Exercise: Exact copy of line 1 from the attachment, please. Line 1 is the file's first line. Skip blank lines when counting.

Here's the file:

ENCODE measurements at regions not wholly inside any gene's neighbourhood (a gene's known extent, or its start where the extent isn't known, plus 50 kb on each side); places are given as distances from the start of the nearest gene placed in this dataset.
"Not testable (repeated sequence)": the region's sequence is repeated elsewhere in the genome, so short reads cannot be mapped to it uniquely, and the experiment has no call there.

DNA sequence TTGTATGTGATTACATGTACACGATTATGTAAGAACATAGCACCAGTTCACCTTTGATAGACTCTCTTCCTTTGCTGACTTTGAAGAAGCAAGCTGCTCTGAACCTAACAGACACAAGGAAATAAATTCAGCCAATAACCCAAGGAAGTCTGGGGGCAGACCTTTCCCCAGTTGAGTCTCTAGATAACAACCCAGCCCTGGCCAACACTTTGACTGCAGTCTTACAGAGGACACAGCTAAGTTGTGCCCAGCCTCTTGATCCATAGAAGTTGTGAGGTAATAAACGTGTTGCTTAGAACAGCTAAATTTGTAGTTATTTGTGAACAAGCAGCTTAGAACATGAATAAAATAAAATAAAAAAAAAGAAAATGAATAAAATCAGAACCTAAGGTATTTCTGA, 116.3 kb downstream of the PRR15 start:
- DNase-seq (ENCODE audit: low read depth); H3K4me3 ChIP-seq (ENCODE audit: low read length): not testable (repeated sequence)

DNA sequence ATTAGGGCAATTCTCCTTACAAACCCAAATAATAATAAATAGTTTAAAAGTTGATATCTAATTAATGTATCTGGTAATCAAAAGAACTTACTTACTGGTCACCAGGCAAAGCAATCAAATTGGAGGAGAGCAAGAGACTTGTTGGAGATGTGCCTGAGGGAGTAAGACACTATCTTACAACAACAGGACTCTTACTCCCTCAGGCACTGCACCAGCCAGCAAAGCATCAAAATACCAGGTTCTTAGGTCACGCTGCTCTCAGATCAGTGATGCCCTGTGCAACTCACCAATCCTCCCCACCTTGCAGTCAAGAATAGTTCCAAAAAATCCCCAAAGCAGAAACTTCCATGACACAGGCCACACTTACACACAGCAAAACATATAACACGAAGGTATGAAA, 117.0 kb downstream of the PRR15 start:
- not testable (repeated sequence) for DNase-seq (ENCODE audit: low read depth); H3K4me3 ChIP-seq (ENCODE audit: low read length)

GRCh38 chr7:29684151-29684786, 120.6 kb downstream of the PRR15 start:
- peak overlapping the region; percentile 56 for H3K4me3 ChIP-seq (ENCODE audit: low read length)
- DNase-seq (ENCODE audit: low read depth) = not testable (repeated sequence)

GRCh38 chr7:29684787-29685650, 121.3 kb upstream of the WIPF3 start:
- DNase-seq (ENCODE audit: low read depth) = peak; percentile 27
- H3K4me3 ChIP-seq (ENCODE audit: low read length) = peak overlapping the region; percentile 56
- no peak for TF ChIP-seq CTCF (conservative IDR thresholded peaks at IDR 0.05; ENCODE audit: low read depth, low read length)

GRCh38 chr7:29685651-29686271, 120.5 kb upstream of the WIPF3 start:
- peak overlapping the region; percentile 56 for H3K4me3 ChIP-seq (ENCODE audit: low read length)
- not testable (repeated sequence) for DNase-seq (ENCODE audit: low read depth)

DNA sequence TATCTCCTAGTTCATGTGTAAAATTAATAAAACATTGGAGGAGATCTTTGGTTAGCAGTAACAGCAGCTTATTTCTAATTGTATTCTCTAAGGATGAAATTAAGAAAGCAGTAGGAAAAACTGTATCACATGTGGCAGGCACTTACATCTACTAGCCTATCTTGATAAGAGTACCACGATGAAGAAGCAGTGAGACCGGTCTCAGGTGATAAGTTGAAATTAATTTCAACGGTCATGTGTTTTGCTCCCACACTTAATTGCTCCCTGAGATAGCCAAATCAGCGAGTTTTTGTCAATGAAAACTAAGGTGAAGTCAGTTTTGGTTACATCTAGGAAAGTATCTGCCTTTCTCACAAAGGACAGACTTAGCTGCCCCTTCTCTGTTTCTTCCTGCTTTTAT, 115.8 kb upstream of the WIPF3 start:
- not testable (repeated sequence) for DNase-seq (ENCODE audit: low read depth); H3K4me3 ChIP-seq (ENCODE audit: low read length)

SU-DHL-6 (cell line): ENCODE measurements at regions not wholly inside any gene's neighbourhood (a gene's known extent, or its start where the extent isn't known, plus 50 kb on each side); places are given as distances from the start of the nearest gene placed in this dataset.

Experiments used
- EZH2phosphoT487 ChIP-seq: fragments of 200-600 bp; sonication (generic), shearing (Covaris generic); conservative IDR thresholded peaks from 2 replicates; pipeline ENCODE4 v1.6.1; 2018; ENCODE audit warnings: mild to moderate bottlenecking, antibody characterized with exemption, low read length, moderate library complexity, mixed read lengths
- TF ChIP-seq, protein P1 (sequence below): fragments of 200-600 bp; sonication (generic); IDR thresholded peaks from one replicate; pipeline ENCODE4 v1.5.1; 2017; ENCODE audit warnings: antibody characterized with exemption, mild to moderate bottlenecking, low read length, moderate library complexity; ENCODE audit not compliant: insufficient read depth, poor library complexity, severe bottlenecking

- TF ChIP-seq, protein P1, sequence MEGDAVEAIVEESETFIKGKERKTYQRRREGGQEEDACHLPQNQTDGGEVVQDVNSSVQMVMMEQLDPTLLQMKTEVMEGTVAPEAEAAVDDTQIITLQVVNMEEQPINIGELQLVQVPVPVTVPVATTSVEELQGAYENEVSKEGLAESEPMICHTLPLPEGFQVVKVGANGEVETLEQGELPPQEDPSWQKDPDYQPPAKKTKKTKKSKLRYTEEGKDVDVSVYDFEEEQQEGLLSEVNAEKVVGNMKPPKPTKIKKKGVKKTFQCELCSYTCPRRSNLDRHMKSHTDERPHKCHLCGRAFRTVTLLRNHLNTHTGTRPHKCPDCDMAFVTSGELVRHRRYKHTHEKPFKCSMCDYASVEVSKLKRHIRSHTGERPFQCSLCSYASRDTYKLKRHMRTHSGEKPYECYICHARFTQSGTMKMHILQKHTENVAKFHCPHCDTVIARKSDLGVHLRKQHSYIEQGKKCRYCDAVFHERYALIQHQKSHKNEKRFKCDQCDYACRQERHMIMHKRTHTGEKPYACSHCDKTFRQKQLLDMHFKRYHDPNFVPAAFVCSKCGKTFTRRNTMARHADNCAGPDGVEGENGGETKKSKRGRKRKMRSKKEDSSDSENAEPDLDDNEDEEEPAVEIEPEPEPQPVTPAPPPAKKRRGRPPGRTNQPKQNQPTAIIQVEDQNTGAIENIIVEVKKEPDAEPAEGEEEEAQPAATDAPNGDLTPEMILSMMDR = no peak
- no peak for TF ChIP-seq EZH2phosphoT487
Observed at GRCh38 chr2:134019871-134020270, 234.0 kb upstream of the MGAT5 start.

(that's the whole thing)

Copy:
ENCODE measurements at regions not wholly inside any gene's neighbourhood (a gene's known extent, or its start where the extent isn't known, plus 50 kb on each side); places are given as distances from the start of the nearest gene placed in this dataset.